ICC’s plan to use undercover agents irks cricketers


Melbourne : The International Cricket Council’s (ICC) plan to use undercover agents to test the loyalty of the players has come under heavy criticism with Australian players union boss Paul Marsh saying that he was not convinced the proposal was “either reasonable or lawful”.

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Marsh, chief executive of the Australian Cricketers’ Association, said that the proposed plan will not be acceptable as the ICC has dissuaded players from reporting the approaches of bookmakers due to a lack of confidentiality.

Marsh said that players still don’t trust the process by which they are meant to be reporting any contact from suspicious figures.

“I only heard about the proposed plan this morning through the media, so it’s disappointing that the ICC hasn’t consulted player associations but is talking about it publicly,” Marsh was quoted as saying by The Age.

“If the proposal is focused on (catching and punishing players for not reporting approaches by illegal bookmakers), then we believe the ICC needs to improve its current reporting and confidentiality processes before players should be entrapped and sanctioned for not reporting approaches,” he said.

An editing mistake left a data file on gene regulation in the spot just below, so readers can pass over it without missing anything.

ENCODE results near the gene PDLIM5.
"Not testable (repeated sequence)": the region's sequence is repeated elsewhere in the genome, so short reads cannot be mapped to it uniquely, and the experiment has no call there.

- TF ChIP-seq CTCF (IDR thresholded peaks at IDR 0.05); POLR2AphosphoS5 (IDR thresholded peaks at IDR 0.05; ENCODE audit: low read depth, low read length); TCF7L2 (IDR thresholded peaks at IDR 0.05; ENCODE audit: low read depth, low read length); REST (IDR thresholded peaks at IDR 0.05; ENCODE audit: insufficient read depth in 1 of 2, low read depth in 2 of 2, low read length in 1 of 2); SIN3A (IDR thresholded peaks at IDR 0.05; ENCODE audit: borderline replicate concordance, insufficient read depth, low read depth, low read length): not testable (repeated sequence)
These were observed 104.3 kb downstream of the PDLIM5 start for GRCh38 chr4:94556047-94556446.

“The ACA has significant concerns that players who have reported approaches from illegal bookmakers in the past have been named publicly – despite this process being supposedly confidential,” Marsh noted.

“This has caused many of them to have concerns for their safety and wellbeing, as well as being a distraction to their cricket. In this way, the lack of confidentiality and trust in the process is actually a disincentive to report an approach.”

With the proposed plan, the ICC has shown a desire to stamp out instances of spot-fixing since the exposure in a British tabloid about Pakistani fast bowlers Mohammad Asif and Mohammed Aamer and Test captain Salman Butt during the Lord’s Test against England earlier this year.